Sharon: I hope it encourages parents and children to talk. It’s a great way for families to initiate topics that sometimes feel awkward for them to bring up with their children at an early age, but that they know children are thinking about—bullying, gender differences, fairness. Talking about these things early can only be good. And because of the age group that this book targets (4-7 years), it’s a bridge book that can stay on a child’s bookshelf for a long time. Parents may start by reading it to children at age 4 or 5, and then the children will read it themselves in a few years.
Iris: What are you working on now?
Sharon: I’m in the final revision stages of two middle-grade novels for kids 10-14. One explores a town’s history of racism, told through the parallel voices of two young girls, one white and the other black, over the span of thirty years. The other tries to make sense of loss and abandonment as it follows a pod of orcas trapped in an enclosed inlet in the Pacific Northwest.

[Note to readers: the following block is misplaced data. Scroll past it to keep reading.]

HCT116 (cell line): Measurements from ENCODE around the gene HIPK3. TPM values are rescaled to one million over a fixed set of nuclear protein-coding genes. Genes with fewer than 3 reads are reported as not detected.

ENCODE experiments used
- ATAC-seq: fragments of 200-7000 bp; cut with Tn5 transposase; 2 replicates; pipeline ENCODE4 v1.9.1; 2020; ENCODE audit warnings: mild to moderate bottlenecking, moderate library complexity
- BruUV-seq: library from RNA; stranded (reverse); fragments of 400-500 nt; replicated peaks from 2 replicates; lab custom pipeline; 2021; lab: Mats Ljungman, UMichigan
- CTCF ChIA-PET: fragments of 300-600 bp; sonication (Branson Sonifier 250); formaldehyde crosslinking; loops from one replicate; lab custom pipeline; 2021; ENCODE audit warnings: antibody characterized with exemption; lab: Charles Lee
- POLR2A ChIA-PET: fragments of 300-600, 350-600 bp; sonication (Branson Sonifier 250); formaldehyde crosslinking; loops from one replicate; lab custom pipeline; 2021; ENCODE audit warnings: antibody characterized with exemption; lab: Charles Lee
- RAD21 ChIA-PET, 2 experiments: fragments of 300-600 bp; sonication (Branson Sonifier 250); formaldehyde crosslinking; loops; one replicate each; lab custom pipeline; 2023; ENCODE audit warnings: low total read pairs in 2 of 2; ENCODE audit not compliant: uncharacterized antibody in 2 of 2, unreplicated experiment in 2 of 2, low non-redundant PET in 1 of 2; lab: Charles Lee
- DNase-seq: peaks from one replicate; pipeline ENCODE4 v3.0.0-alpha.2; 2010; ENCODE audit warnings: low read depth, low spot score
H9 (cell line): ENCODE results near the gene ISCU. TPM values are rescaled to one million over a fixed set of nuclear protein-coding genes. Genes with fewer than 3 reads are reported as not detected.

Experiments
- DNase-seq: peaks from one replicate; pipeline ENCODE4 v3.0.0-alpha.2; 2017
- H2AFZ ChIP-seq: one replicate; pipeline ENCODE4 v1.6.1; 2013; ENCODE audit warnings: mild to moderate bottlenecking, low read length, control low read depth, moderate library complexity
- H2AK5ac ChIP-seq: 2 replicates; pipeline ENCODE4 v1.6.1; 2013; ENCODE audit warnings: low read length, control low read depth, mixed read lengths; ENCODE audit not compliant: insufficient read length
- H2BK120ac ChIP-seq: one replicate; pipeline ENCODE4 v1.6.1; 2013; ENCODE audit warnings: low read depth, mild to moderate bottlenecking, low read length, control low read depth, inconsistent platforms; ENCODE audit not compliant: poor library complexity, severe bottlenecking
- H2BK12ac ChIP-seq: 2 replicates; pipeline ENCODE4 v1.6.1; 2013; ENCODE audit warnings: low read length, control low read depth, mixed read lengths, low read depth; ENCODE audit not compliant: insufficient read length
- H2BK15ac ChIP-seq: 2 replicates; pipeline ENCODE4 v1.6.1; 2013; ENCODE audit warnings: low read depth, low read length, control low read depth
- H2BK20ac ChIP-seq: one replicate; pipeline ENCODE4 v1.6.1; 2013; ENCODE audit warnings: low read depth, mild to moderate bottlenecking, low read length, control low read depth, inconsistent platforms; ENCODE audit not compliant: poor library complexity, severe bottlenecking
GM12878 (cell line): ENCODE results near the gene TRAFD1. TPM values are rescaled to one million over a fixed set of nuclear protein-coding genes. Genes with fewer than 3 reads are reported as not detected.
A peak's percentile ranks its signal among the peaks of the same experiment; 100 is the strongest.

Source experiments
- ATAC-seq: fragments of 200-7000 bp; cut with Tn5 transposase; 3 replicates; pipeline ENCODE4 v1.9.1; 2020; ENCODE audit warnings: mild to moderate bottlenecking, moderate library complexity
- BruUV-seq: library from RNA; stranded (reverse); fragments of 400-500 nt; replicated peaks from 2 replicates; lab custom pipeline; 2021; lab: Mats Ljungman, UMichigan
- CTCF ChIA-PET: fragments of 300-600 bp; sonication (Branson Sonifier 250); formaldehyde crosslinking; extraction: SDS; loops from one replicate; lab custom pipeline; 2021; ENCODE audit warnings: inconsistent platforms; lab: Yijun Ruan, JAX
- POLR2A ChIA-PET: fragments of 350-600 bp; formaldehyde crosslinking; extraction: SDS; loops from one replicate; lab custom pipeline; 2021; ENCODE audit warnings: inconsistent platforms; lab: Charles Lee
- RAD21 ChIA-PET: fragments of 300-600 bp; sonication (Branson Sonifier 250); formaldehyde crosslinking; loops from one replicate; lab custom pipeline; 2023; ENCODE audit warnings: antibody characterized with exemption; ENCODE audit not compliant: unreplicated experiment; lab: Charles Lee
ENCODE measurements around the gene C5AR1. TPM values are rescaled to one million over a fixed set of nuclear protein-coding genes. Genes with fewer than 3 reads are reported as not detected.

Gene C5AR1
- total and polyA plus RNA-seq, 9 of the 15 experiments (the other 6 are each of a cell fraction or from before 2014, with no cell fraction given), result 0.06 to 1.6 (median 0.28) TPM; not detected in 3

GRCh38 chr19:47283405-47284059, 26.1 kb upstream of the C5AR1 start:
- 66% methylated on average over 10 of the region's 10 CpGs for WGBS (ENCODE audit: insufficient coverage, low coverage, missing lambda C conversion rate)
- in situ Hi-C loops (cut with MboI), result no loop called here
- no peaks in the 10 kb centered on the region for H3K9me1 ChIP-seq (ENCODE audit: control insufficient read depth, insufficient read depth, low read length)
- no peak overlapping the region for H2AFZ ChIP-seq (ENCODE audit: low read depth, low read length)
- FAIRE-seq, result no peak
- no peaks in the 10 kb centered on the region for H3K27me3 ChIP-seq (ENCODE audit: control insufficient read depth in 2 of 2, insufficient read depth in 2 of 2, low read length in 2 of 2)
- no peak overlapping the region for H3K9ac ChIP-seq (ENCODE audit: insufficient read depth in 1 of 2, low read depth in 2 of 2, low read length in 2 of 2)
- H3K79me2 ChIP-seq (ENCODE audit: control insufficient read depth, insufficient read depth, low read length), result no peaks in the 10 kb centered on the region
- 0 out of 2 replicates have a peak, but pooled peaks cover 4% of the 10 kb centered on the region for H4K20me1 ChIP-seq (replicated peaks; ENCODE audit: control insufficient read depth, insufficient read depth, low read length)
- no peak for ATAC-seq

I’m also in the beginning stages of a graphic novel for young readers, told through a blended photographic-illustration style, that explores how a 12-year old boy turns to art as a tool in the process of healing a crisis in the life of his family. (You can learn more about Sharon’s writing projects at www.sharonmentyka.com).
Iris: What are you reading now?
Sharon: As a children’s writer, I have to keep two reading lists going simultaneously. On the kids’ side, I just finished Brown Girl Dreaming, Jacqueline Woodson’s verse memoir. I’m in the middle of Under the Egg, by Laura Marx Fitzgerald, a rich story that uses an art mystery to tackle poverty and the gap between the rich and poor. I also just enjoyed a great picture book biography of Jane Goodall called Me…Jane by Patrick McDonnell.
On my adult list, I’m reading Run by Ann Patchett, and I just finished Americanah by Chimamandah Ngozi Adichi. My current nonfiction reads are After Visiting Friends by Michael Hainey and Prince of Los Cocuyos, Richard Blanco’s memoir of growing up in Florida.
Thanks, Sharon. Now I have some new titles to add to my reading list, a new one to recommend (ask your local bookseller to stock B in the World), and a cool button to remind everyone of B’s important message.